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This question is related to this one. What happens when you have the Painter's Servant / Grindstone combo and your opponent has a Progenitus in his / her library? How do those abilities resolve?

  • How is your question fundamentally different from the one you linked? – Hackworth Jan 6 '18 at 10:48
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    @Hackworth Progenitus's ability is fundamentally different to Emrakul's. Notably it's a replacement effect and not a triggered ability. – doppelgreener Jan 6 '18 at 12:14
  • @Hackworth Progenitus is a replacement ability, this does not use the stack and changes the result of sending Progenitus to the graveyard. Emrakul and the other two eldrazi titans have a triggered ability, which uses the stack and waits for the currently resolving effect to finish. Emrakul cannot cause a draw due to this, and his ability can be interrupted (exile graveyard with say Tormod's Crypt, two or more Progenitus will and cannot be interrupted. – Andrew Jan 6 '18 at 15:52
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    Instead of naming your questions "Card and other card", try generalizing your question to cover the mechanic, or interaction between mechanics, that you are interested in. Granted, there are cards that have unique mechanics, and there are times when you just don't know enough about what you are asking to be able to generalize, but looking at your question history, I think you can improve. The goal is to title your questions such that other people asking the same question about different cards will be led here. – Rainbolt Jan 6 '18 at 22:01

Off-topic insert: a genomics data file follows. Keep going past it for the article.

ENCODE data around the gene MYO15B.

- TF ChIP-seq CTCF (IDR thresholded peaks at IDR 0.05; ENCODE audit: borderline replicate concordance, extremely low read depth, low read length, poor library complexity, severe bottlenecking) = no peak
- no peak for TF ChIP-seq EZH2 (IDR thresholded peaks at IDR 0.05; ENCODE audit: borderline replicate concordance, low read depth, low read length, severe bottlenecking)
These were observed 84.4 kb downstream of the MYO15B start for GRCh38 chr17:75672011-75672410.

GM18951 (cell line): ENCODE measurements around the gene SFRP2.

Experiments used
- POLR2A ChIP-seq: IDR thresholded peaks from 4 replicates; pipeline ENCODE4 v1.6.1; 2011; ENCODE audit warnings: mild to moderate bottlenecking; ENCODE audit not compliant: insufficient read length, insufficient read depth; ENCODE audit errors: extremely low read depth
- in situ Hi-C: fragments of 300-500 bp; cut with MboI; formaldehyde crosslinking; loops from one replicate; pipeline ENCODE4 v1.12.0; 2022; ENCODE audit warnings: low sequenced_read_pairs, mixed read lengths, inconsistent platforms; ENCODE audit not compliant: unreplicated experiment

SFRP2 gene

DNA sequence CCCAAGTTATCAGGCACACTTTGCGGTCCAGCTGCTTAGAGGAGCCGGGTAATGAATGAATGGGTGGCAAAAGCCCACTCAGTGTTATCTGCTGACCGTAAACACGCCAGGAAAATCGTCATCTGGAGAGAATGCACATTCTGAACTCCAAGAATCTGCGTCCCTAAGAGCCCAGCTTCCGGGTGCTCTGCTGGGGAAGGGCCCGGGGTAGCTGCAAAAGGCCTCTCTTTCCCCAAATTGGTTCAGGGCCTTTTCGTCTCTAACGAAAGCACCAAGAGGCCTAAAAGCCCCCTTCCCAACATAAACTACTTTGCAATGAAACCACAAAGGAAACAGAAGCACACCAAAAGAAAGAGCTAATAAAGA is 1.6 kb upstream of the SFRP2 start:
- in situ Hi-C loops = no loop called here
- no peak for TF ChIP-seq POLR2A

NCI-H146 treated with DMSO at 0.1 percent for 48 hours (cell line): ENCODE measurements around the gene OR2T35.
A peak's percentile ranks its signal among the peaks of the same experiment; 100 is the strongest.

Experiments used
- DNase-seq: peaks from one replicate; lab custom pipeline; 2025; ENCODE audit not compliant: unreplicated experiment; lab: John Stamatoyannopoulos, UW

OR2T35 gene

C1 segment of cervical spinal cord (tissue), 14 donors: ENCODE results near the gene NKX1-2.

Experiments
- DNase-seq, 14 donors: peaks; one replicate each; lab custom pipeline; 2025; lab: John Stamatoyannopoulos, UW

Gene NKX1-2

• @rainbolt Painter's Servant does have a unique mechanic, no other card changes colors this way. Grindstone is also the only card that mills this way, Sphinx's Tutelage is similar but also checks for non land, so it will end on the first land. Progenitus however is one of 4 cards that have the return to library if they go to grave from anywhere (darksteel colossus, blightsteel colossus, legacy weapon) So any combination of 2 cards in that list would cause the same loop. – Andrew Jan 8 '18 at 4:58
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If your opponent has exactly one Progenitus card in their library, then they end up with every other card in their graveyard, and exactly that one Progenitus card for their library, and Grindstone ends at that point and play resumes.

If your opponent has more than one Progenitus card in their library, the game ends in a draw due to an infinite loop. In a tournament, you'd take a game draw on your scoresheets and move to the next game with each other (if there is one).

You may want to cast Lost Legacy naming Progenitus before doing this if you know they have at least one.

How this happens

To recap the Painter's Servant / Grindstone combo: every card will share a color, so activating Grindstone means we put every single card from the opponent's library into their graveyard.

If either revealed card is Progenitus (or both cards!), Progenitus's rules instruct us to instead put Progenitus back into their library and shuffle their library, when Grindstone would otherwise put it into their graveyard. We do this during Grindstone's resolution because it's a replacement effect that tells us to resolve Grindstone slightly differently for this card.